EIB Response to Biofuelwatch’s and Salva la Selva’s Curtis Biomass report

Please see below for comments by Salva la Selva and Biofuelwatch –

Click here to read the report to which the EIB has responded below.

Email received from the EIB email, 11th September 2020

The European Investment Bank (EIB) would like to thank you for sharing the report on the Curtis Biomass Plant, which presents the authors’ understanding and opinions about the legal framework and good practices for a project such as the one at issue.

The EIB would like to clarify that all EIB-financed projects undergo a due diligence process that is aligned with European Union (EU) policy objectives and regulatory framework, including their transposition through national legislation. This has been the case for the Curtis Biomass Plant.

In applying its due diligence standards for biomass harvesting and supply to bio-based industries (including biomass to energy), the EIB requires the application of sustainable forest management practices.

All forest management within the EU must apply sustainable forest management principles (i.e. EU Forest Strategy, Forest Europe process), typically through forest management plans or equivalent, including integration of protection/biodiversity conservation aspects, as well as measures for preventing/mitigating natural hazards such as e.g. wildfires. Sustainable forest management plans or equivalent are prerequisites for international forest certification (e.g. FSC/PEFC) and the national and regional forest law.

In Mediterranean context, active sustainable forest management represents an efficient means of preventing/mitigating forest/wild fires. Harvesting residues left on site as well as dense and young unmanaged/poor managed forests may constitute substantial fuel loads that exacerbate the risk of forest/wild fires, under the changing climate conditions. Removing the fuel load from these forests for bioenergy generation is a means of preventing fire ignition and/or reducing the scale of wildfires (when they occur).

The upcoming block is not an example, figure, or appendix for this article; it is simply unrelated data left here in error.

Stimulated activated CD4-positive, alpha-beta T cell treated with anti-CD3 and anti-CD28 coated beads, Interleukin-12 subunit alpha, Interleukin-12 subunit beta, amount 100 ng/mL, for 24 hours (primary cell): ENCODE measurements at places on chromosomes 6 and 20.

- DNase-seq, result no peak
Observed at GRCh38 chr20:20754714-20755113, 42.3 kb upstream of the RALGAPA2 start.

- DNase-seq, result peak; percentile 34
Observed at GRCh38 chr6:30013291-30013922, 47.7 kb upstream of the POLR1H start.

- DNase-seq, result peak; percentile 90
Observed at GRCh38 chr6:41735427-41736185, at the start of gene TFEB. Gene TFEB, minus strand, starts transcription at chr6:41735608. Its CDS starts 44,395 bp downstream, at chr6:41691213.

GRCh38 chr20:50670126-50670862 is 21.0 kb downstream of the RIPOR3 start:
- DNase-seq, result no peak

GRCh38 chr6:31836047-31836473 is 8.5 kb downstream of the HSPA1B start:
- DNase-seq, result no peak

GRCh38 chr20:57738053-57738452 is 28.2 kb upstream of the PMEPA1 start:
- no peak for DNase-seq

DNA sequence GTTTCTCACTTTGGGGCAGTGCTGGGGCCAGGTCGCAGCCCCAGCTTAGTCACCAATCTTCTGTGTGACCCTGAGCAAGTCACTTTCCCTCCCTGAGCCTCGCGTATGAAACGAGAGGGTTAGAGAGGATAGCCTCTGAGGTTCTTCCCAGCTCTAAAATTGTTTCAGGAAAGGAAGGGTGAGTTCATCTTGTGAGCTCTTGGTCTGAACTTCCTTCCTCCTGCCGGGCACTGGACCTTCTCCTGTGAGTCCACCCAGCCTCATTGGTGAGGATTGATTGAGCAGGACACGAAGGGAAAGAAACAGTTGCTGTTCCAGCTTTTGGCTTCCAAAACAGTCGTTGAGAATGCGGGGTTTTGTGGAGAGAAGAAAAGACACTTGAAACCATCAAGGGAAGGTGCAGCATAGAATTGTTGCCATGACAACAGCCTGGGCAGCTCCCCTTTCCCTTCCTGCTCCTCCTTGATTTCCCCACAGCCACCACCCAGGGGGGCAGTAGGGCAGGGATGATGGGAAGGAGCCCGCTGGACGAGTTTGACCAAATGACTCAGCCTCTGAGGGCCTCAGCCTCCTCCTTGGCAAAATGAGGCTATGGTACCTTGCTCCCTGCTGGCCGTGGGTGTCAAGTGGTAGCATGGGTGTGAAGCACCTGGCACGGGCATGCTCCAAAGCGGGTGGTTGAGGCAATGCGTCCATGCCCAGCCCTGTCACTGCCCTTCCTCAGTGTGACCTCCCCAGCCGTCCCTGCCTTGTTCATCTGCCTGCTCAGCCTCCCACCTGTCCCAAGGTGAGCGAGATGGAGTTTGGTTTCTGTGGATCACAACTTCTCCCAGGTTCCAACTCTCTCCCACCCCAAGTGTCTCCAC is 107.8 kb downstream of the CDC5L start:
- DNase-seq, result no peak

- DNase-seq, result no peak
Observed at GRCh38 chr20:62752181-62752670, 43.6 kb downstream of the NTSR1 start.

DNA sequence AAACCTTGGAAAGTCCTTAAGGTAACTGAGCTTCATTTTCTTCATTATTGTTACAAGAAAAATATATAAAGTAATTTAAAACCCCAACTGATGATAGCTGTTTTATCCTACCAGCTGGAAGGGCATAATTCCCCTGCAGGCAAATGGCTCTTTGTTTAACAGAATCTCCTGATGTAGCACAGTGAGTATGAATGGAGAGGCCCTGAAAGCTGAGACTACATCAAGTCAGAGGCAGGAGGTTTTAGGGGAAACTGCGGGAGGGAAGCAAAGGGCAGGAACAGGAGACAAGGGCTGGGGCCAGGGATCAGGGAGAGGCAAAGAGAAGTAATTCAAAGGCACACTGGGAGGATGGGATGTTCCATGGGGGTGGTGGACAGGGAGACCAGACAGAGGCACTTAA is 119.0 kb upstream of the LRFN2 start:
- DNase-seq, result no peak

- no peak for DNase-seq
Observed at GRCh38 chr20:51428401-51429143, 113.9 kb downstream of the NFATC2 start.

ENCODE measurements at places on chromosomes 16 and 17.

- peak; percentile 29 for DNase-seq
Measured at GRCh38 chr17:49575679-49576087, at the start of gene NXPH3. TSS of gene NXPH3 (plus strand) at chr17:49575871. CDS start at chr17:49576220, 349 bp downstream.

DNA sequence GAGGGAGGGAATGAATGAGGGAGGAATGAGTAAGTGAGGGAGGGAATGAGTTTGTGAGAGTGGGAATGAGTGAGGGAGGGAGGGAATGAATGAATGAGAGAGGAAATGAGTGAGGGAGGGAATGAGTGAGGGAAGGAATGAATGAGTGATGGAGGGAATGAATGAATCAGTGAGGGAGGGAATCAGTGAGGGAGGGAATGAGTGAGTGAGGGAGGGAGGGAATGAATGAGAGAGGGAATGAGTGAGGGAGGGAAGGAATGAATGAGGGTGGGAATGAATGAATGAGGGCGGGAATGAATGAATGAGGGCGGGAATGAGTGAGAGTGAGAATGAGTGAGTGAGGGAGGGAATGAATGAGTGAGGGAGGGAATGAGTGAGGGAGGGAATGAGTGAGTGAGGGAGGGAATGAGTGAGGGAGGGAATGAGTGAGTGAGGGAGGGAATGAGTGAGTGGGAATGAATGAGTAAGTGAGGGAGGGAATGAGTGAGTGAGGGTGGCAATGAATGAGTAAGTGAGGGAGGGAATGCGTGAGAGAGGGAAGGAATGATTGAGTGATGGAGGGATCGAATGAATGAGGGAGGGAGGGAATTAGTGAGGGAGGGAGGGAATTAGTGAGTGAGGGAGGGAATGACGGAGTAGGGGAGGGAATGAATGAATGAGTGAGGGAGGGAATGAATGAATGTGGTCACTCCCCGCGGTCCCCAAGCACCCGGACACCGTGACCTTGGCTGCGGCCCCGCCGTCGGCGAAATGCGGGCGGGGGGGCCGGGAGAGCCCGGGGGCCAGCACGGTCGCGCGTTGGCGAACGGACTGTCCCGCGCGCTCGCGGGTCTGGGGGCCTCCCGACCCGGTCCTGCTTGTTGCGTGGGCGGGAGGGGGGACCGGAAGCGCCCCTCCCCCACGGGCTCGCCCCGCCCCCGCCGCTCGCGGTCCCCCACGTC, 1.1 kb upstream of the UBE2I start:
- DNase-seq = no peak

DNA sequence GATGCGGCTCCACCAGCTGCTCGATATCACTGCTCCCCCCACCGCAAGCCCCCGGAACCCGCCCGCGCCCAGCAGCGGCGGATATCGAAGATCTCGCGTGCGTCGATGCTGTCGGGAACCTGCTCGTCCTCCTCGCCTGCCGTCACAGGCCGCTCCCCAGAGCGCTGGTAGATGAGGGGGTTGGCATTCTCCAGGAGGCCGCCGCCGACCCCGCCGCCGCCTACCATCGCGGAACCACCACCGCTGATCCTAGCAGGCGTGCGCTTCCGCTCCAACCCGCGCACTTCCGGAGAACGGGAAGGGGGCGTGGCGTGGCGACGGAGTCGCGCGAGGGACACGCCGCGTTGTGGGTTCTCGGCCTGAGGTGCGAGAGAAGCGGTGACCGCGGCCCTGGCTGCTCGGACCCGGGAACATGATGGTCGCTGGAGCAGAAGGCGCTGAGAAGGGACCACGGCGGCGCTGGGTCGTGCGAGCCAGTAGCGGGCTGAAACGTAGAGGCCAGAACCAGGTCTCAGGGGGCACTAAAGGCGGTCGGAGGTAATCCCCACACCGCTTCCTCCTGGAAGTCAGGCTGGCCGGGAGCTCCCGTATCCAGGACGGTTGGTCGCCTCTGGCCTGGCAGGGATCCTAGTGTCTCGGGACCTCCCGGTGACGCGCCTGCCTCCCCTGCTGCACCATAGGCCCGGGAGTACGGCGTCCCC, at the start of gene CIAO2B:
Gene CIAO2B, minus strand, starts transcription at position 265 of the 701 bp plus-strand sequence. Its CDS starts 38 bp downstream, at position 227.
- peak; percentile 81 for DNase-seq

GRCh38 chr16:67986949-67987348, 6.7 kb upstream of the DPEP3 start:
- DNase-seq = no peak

As part of the EIB monitoring, and with regard to efficiency and emissions, the Promoter has informed the EIB that the net electrical efficiency of the Plant is in excess of 32% and the particulates’ weekly average level is below the reference value of 10mg/Nm3.

With regard to the use of logs, the Plant has four biomass crushers designed to manage mainly bundles, but also logs. In this respect, the Promoter has informed the EIB that during the test period the equipment was also tested with logs to ensure it met the technical specifications.

More information about the EIB’s assessment of the environmental implications of Plant can found in the project summary and in the EIB Group Complaints Mechanism’s (EIB-CM) Initial Assessment Report in case SG/E/2019/04. As the case is currently ongoing, a final position on the allegations has not yet been reached.

Finally, the EIB recalls that the European Commission and Member State judicial authorities are competent to assess allegations about violations of EU law and national implementing legislation, for example in relation to permits.

We hope that you find this feedback useful and remain available in case you need clarifications.

Yours sincerely,

EIB Civil Society Division

Comments by Salva la Selva and Biofuelwatch:

All of the weblinks/documents shared by EIB in their response were analysed by the authors and the information contained in them is reflected in the report. One of the weblinks shared includes the technical details about the plant’s low net efficiency (27.49%) and the very high permitted air emissions discussed in the report. The EIB now states that “the Promoter has informed the EIB that the net electrical efficiency of the Plant is in excess of 32% and the particulates’ weekly average level is below the reference value of 10mg/Nm3“. However, no evidence for this claim has been shared, and neither figure is contained in any of the EIB’s published documentation about the project.

The EIB further states that, according to Greenalia, logs were used during equipment testing, but does not deny them having been used during routine opertions. The report authors note that photographic evidence of roundwood use can be found on the website of two of the technology suppliers for the plant, in addition to that obtained during.

The report authors are particularly concerned about the EIB’s statement that “European Commission and Member State judicial authorities are competent to assess allegations about violations of EU law and national implementing legislation, for example in relation to permits”. It is the EIB’s own responsibility to ensure that it does not grant any loans to projects unless those comply with all EU legislation.